With Web Design, Less is Often More

Image courtesy of picjumbo.com

Image courtesy of picjumbo.com

People love bells and whistles. It’s why so many of us wind up with more expensive mortgages, car payments and cell phone bills than we initially intended. Sizzle sells. But in this age of intense interactivity and relentless hyperactivity, one design truth remains: Simple is beautiful, especially when it comes to web design.

The fight for simplicity is one many designers find themselves waging with employers and clients who want “more.” More pictures. More colors. More effects. More flash. More… stuff.

When designing a website, “more stuff” is typically unnecessary stuff that threatens to make your site look busy and disorganized. “More stuff” quickly becomes clutter that muddles your message, complicates navigation and detracts from where you really want the focus of your visitors. “More stuff” is rarely, if ever, better stuff.

But what exactly is “more stuff”? How do you identify the essential and nonessential elements on your site? Every website is different, with unique purposes, circumstances, limitations and target audiences, so there is no one-size-fits-all rulebook to follow when making these types of design decisions. However, it’s advisable to keep this rule of thumb in mind throughout the process: Just because you can, doesn’t mean you should.

When we recently worked through the redesign of Proforma.com, it was tempting to throw in all of the HTML5, CSS3 and JavaScript tricks we could think of to make the site as fun and interactive as possible, but we ultimately boiled most of those components down to our core design principles and objectives in pursuit of a simpler layout that effectively balanced form and function. The result is a clean, modern design with a clearly defined message, a site that’s easy to navigate while still featuring a few of those bells and whistles we all love.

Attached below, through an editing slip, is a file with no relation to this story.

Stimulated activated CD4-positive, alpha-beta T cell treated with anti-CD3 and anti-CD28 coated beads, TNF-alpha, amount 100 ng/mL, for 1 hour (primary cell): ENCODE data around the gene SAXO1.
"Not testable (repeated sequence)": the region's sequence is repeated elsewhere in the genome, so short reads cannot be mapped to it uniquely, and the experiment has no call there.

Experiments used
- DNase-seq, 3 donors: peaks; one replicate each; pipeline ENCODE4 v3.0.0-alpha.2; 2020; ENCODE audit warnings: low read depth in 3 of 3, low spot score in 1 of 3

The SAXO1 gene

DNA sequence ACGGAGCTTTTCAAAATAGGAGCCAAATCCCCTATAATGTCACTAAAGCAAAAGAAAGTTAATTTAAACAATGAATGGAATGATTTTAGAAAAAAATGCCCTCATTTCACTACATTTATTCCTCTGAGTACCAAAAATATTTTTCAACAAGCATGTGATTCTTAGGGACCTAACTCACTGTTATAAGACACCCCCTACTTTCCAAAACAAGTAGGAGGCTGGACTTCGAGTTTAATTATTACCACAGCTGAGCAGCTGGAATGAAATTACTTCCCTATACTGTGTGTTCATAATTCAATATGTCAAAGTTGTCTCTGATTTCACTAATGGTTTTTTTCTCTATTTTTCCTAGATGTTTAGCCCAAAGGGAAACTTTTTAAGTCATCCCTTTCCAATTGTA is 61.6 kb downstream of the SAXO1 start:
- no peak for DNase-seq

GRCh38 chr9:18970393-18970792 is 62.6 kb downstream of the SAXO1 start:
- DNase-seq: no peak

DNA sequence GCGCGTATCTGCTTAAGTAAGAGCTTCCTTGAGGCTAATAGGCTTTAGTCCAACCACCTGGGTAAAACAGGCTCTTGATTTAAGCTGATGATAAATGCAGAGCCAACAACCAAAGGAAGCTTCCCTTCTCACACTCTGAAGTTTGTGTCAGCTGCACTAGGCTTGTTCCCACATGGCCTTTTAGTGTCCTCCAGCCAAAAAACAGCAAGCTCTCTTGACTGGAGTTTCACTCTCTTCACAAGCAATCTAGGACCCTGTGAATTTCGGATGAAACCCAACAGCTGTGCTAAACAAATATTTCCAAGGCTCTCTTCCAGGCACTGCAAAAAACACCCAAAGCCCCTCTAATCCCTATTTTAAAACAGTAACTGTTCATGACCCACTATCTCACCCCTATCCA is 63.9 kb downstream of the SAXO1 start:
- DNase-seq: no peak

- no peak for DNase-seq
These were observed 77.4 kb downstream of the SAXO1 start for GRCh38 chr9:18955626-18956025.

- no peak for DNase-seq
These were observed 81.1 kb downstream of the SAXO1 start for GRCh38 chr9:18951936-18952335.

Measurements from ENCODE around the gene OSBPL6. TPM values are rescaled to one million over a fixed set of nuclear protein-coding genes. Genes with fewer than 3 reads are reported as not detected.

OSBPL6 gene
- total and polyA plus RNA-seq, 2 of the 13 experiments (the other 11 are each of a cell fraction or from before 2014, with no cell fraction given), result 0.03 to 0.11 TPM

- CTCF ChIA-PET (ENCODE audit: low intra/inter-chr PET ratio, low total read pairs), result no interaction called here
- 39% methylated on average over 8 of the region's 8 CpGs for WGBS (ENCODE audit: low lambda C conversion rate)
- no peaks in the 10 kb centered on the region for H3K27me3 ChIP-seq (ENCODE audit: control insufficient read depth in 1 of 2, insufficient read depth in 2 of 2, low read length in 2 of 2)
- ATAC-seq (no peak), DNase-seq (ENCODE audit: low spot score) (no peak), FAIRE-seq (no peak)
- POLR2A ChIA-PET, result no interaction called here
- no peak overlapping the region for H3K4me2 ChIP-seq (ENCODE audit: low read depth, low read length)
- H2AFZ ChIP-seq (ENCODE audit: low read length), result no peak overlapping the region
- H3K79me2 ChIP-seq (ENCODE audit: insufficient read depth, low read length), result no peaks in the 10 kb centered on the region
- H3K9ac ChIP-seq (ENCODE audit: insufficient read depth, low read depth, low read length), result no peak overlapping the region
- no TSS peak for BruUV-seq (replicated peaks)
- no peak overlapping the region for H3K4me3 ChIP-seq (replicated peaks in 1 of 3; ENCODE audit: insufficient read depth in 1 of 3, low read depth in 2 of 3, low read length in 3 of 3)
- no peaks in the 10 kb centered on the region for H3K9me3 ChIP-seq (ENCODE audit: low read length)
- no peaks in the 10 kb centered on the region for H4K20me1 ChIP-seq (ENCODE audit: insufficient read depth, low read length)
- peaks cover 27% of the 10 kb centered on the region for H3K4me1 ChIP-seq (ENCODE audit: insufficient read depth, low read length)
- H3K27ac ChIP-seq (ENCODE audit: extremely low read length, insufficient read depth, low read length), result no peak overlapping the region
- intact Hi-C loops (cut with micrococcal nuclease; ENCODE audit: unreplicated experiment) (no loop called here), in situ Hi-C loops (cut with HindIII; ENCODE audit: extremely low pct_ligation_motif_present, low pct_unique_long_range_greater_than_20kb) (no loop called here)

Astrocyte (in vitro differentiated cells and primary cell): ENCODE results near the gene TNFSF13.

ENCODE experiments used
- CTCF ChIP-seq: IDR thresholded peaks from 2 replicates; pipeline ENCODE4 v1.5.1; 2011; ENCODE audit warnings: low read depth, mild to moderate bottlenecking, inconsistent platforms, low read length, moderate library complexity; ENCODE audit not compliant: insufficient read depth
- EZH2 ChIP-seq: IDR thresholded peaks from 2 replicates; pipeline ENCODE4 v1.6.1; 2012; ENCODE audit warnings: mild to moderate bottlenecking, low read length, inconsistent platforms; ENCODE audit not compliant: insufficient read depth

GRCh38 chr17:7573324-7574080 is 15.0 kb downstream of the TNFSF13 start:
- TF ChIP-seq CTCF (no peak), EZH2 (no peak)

When you’re debating the merits of a particular element in your design, ask yourself if it enhances the user experience or distracts visitors from your website’s primary purpose. As an example, I love parallax scrolling and the use of full-width images, but too often I see sites that splash massive photos all the way down the page rather than strategically using them to complement the content and design. This also routinely happens with hover animations, scrolling effects and other HTML5 techniques that look cool in a vacuum but detract from a site’s focus when they’re implemented wherever and whenever possible.

Striking that form vs. function balance can be challenging. Outside opinions are critical when designing (or redesigning) a website to help compensate for whatever blind spots you may have developed throughout the process, and I also try to put myself behind the monitor of one of my hypothetical site visitors to see how I would respond to the website as an outside user. While that can be easier said than done, it’s a great exercise that has often reminded me of the wisdom in these words:

Just because you can, doesn’t mean you should.

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